Like so many foodies, I was sad when Pesce closed, even though, like so many, I really hadn’t been there in awhile.
But I was kinda skeptical when I heard that a national Italian chain, based in Ohio no less, Brio Tuscan Grille, was moving into the space in the Centre at River Oaks. Face it; the corner of Kirby Drive and West Alabama Street is smack dab in the middle of the perfect storm of great Italian eateries in Houston. It’s within minutes, if not spitting distance, from some of the finest pasta palaces in Houston, if not the country.
I will say that walking into Brio was kinda nice. They’ve changed the whole layout to a wide-open Tuscan restaurant with different areas separated by arches and draping. Not bad, not bad.
There are more than 300 Italian restaurants in Houston, and most of the locally owned, chef-driven ones are inside the loop.
But then the food started coming.
I watched my dining companion closely as she ate and repeated my question of whether or not this was a good location for Brio. (See paragraph two above.)
She (with slight eye roll): "Not everyone is a foodie."
Me: "Are you telling me you can’t taste the difference?"
She: "Is it the best Italian food I’ve ever had? No. Is it good and am I going to eat it all? Yes."
Me: "But wouldn’t you rather be at…"
She (curtly): "Not everyone can afford to eat at Tony’s."
Tony Vallone’s eponymous swanky eatery just down the road in Greenway Plaza is the godfather of Italian food in Houston, one of the oldest and surely the most elegant and service-oriented places to eat. Everyone, and I mean everyone should experience this bastion of fine dining at least once. Esquire Magazine food critic John Mariani has called it not only one of the best Italian restaurants in the county but one of the best restaurants period. And the Houston Chronicle’s Alison Cook recently restored it to its four-star status.
And sure, if you’re ordering the Osetra caviar service as an appetizer you are going to get a huge bill at the end of the meal. But on the other hand there’s always a three-course Greenway Express lunch for about 20 bucks. It’s a great way to sample the wonderful food and soak in the rarefied atmosphere. Most working folks could brown bag PB&J’s for a week and then splurge on that kinda lunch at least once a month.
“This is a great location,” says Erica Gibson. “Opportunity came and this location fell into our hands. So why would we not snap it up?”
And there are Marco Wiles’s restaurants. Zagat and USA Today recently named Da Marco one of the nation’s top Italian restaurants with a score of 29 out of 30. And their lunch menu is only slightly higher priced than Brio’s.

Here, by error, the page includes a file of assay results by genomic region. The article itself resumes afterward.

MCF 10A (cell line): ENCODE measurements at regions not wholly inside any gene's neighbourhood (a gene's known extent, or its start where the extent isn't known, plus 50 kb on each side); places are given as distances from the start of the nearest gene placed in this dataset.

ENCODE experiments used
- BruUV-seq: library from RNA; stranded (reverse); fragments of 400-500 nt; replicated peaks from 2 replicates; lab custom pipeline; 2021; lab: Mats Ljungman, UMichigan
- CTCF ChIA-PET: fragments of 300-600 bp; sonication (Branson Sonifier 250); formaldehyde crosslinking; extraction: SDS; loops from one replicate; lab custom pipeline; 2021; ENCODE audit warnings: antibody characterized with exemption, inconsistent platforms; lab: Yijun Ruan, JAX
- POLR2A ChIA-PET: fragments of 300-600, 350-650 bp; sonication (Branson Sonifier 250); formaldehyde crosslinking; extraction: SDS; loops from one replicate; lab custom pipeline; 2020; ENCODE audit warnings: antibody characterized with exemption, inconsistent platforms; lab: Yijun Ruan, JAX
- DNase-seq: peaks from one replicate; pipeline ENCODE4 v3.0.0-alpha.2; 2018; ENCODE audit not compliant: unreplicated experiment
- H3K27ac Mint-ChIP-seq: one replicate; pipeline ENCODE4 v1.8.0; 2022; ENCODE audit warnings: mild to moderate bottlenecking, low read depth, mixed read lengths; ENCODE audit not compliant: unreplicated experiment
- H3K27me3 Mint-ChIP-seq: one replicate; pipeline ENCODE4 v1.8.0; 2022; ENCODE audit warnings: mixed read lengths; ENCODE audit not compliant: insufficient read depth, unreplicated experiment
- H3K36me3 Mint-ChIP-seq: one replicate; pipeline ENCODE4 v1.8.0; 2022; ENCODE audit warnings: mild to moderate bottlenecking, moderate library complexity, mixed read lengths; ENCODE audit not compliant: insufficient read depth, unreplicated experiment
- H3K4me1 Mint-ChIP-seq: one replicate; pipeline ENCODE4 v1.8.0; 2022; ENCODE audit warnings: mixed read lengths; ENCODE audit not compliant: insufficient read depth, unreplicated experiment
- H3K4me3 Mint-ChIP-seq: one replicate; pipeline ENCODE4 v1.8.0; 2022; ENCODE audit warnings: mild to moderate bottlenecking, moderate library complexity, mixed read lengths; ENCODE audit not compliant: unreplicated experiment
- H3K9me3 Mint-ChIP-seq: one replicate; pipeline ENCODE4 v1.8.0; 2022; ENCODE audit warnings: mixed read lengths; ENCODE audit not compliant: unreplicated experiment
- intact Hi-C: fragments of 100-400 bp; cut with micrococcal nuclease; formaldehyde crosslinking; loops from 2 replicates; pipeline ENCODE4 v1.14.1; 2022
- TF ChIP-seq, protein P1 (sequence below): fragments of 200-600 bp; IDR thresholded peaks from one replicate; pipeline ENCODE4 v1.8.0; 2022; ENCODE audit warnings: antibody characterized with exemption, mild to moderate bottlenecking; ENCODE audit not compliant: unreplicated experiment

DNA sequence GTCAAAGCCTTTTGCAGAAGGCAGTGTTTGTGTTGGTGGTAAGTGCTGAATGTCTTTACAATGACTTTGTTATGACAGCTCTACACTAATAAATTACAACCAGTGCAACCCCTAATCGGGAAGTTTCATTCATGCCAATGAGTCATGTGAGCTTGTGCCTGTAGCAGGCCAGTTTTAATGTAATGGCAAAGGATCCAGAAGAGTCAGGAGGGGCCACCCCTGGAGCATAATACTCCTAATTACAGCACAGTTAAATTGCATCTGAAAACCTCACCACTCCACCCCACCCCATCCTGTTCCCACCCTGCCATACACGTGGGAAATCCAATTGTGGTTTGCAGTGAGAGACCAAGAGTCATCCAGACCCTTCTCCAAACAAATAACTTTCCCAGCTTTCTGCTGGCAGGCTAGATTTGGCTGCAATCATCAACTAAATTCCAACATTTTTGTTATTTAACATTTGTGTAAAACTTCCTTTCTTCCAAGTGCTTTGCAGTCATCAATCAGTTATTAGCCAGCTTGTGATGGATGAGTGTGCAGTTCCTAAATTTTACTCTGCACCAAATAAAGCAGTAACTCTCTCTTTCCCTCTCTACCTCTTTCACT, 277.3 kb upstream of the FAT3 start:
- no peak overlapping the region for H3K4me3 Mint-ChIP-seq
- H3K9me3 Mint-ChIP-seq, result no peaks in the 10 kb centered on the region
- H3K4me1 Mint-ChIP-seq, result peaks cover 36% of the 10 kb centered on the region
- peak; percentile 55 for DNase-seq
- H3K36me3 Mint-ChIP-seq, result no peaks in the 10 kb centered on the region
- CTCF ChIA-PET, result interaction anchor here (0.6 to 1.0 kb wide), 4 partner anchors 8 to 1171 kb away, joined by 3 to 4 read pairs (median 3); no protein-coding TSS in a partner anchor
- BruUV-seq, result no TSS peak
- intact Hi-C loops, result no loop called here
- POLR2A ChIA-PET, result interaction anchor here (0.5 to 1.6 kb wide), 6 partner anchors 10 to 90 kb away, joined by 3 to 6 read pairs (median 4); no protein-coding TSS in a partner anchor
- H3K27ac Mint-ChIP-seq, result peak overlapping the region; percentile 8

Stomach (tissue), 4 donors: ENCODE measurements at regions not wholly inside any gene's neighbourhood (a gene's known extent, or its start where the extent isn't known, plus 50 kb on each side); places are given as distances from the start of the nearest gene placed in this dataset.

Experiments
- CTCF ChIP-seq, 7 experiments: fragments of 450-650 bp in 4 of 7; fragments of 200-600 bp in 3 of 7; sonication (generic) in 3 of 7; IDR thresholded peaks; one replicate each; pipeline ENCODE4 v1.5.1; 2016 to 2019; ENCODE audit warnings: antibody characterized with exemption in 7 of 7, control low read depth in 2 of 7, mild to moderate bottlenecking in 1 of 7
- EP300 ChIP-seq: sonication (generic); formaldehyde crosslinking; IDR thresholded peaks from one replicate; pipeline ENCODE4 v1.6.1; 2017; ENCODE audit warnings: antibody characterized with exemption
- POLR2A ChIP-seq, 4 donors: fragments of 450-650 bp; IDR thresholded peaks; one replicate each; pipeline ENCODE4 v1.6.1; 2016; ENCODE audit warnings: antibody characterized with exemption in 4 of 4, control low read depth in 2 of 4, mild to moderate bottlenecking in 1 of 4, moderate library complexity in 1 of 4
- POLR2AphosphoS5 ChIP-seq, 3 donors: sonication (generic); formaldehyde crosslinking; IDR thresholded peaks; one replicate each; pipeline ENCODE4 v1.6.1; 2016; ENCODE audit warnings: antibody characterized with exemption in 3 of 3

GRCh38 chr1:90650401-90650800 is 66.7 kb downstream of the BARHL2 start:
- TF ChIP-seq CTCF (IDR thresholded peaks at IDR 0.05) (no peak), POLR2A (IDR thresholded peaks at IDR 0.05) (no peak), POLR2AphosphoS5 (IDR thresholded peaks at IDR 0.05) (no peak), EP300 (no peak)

And I could go on. There are more than 300 Italian restaurants in Houston, and most of the locally owned, chef-driven ones are inside the loop. Swing a dead cat from the new Brio and you’ll hit Giacomo’s Cibo e Vino.
She: "People still don’t know about Giacomo’s."
Me: "Obviously they aren’t reading CultureMap."
“It’s true, a lot of people still don’t know I’m here,” says chef/owner Lynette Hawkins who ran the famous fine-dining La Mora for years before taking a sabbatical and then opening Giacomo’s two-plus years ago. “And don’t forget that chef-driven, quality ingredient places are competing for about 10 percent of the dining population. The rest of the people eat at chains. They eat at Olive Gardens.”
But why if they can eat better for only slightly more money?
“And don’t forget that chef-driven, quality ingredient places are competing for about 10 percent of the dining population. The rest of the people eat at chains. They eat at Olive Gardens.”
Dining companion (becoming bored with the conversation): "Because they don’t know or they just don’t care. They’ve eaten at chains all their lives and that’s just what they are used to. That’s what they want. I know a lot of people with good jobs living right down the street at West Ave and I bet they will come here a lot."
If I lived at West Ave I’d just walk up stairs to celebrity chef Robert Del Grande’s Alto Pizzeria. Best pizzas I’ve had. Which is why I haven’t tried the pastas yet, can’t get past that triple meat pizza. And I have to drive there because I don’t live in West Ave.
I also have to drive, but not very far, to get to the romantic Antica Osteria in Rice Village, Arcodoro Ristorante Italiano and Vallone’s Ciao Bello in the Galleria area, oh let’s not forget Coppa Ristorante Italiano in the Heights and Wiles’s Dolce Vita on the Westheimer curve, which I hear is about to reopen after that fire.
Oh, and let’s not forget Carrabba’s Italian Grill. No, not the franchises around the country. I mean the one within sight of the new Brio. The original on Kirby that is still owned and operated by founder Johnny Carrabba. The one that’s about to move into a brand new building with a new, upscale Italian eatery by Carrabba right next door.
Someone commented that if Brio thought it was going to compete with Johnny Carrabba, they might think again. Carrabba, Mandola and, of course, Vallone, are names that have been around for years if not decades. Names that inspire fierce loyalty in Houstonians.
So, we’ll see what happens in the race for dining dollars in the hub of Houston Italian food.
I could be wrong to worry about Brio. I’m sure they didn’t make this expansion lightly, I’m sure they did the market research. And maybe the general manager has the right idea: A high tide floats all boats.
“This is a great location,” says Erica Gibson. “All the restaurants here are successful and there are a lot of young people moving here now. Opportunity came and this location fell into our hands. So why would we not snap it up?”
OK Brio, welcome to da ‘hood. And good luck.